The word around the interwebs these days is that the Detroit Tigers have every intention of making a strong push for soon-to-be free agent Victor Martinez. The latest to state the Tigers intentions was Denver Post baseball writer Troy Renck, who tweeted yesterday that the Tigers are “poised to make Martinez a rich man.”
As a rule, I try to stay away from idle speculation, but this one seems to have legs. Martinez would fill a couple of holes the Tigers have and they certainly could afford to offer him the money and years he will be seeking.
General manager Dave Dombrowski said earlier this month that they would be seeking a free agent, right-handed catcher to compliment Alex Avila, who figures to get the bulk of the time behind the plate. Martinez, who will be 32 when the season starts, is a switch-hitter, best known for his potent bat, but lackluster defensive abilities behind the plate.
In theory, by signing Martinez, the Tigers would have a catcher when facing a left handed pitcher, and a DH when facing a right hander, all rolled into one. The problem, as I see it, is that Martinez’s bat, while productive, sure looks a lot better behind the plate than as a DH.
Dombrowski has also stated that they will be in the market for at least one, potentially two impacts middle-of-the-order bats this winter. Martinez could fit the bill for one of them, but what about the other? Detroit is known to be open to the idea of retaining Magglio Ordonez, but his range isn’t very good in right field, and he’s not getting younger. Adam Dunn has been mentioned, but he is a DH-only player in the American league. If you have Martinez DH-ing, there’s no room for Dunn, and maybe no room for Maggs, either.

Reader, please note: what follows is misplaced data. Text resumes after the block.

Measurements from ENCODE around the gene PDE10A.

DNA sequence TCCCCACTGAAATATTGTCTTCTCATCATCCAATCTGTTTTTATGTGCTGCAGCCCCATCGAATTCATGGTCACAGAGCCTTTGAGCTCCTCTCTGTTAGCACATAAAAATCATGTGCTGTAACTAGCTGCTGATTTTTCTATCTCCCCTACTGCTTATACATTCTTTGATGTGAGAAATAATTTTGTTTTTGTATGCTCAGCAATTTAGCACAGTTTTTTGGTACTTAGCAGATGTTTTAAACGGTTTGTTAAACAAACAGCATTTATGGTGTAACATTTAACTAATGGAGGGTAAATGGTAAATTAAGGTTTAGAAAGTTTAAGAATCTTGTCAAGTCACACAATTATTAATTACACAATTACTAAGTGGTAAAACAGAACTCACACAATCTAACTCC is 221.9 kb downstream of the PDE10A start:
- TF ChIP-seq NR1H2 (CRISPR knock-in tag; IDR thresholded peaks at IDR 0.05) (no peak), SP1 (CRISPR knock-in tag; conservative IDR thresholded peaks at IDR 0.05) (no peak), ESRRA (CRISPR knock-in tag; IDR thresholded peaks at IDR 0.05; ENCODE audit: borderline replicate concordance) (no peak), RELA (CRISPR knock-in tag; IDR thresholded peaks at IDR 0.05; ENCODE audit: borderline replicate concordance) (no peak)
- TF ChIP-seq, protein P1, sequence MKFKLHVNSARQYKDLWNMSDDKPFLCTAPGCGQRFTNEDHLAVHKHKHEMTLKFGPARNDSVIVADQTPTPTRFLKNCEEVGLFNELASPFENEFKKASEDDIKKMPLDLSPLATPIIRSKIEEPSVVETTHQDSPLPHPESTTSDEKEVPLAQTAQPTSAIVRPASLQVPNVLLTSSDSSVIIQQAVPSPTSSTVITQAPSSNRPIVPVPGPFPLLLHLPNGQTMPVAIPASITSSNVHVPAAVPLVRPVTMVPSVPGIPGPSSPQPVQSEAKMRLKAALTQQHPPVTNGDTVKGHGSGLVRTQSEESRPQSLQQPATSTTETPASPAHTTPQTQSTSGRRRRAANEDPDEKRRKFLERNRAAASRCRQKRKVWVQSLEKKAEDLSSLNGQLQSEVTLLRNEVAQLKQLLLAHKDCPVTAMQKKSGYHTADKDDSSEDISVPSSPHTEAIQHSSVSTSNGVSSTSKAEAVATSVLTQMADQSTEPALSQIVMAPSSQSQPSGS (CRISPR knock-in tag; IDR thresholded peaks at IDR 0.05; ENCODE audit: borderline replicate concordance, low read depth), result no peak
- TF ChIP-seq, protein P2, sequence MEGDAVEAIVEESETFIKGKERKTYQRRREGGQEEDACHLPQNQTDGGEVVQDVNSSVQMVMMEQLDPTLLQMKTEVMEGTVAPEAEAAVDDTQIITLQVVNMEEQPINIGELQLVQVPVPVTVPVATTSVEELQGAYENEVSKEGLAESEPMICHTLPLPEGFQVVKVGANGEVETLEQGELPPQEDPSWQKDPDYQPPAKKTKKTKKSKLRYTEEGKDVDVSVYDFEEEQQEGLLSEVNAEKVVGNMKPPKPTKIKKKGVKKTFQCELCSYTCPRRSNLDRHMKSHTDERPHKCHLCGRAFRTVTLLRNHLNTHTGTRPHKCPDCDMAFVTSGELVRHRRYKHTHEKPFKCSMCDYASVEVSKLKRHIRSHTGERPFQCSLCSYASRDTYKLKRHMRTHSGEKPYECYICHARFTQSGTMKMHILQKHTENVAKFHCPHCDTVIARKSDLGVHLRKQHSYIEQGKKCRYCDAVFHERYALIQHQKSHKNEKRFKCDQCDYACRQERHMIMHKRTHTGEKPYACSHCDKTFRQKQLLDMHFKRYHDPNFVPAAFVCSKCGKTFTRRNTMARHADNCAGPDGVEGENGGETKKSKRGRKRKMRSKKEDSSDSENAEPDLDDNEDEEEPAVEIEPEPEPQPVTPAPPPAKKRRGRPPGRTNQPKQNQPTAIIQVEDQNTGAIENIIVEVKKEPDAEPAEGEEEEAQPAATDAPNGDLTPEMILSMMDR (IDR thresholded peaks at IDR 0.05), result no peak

All of this brings me to wonder that if Martinez truly is the Tigers top target, would they then become bigger players in the chase for a Jayson Werth or a Carl Crawford? Unlike Dunn, and to a lesser extent Ordonez, both Werth and Crawford are highly capable defensive outfielders. I know were are talking about the possibility of them signing two of the top five or six free agents, but there should be room in the budget for two of these guys.
Additionally, signing Martinez might tempt the Tigers to carry an extra catcher on the roster, which, in my mind, would at least partially defeat the purpose. Jim Leyland has been reluctant to use his backup catcher as a pinch-hitter in recent years, fearing that if his then only catcher gets hurt, someone without experience would have to finish the game. This probably wouldn’t be as big an issue as on days when he would DH, Martinez could shift behind the plate in the event of an injury to Avila. All that would mean is that the Tigers would end the game without the use of a designated hitter.
By all accounts, Martinez is a solid teammate and good clubhouse guy. He has a relationship with Jhonny Peralta from their days in Cleveland, and he knows the division. He has also remained a productive hitter over the past four years, averaging a .299/.365/.475/.840 line with 18 home runs and 84 RBI (those numbers include an injury-shortened 2008 season when Martinez played in just 73 games).
As I said, those numbers are tremendous for a catcher, but as a DH, they are probably just slightly above average. If Martinez is your DH, you will have a solid presence in the heart of the lineup, but you had better also pair him with a good outfielder this winter. If the Tigers do in fact sign Martinez, that will mean they will not be going after Dunn, and it could mean the same for Ordonez.
Now, if they are going after Werth as well? Then I am all for this plan.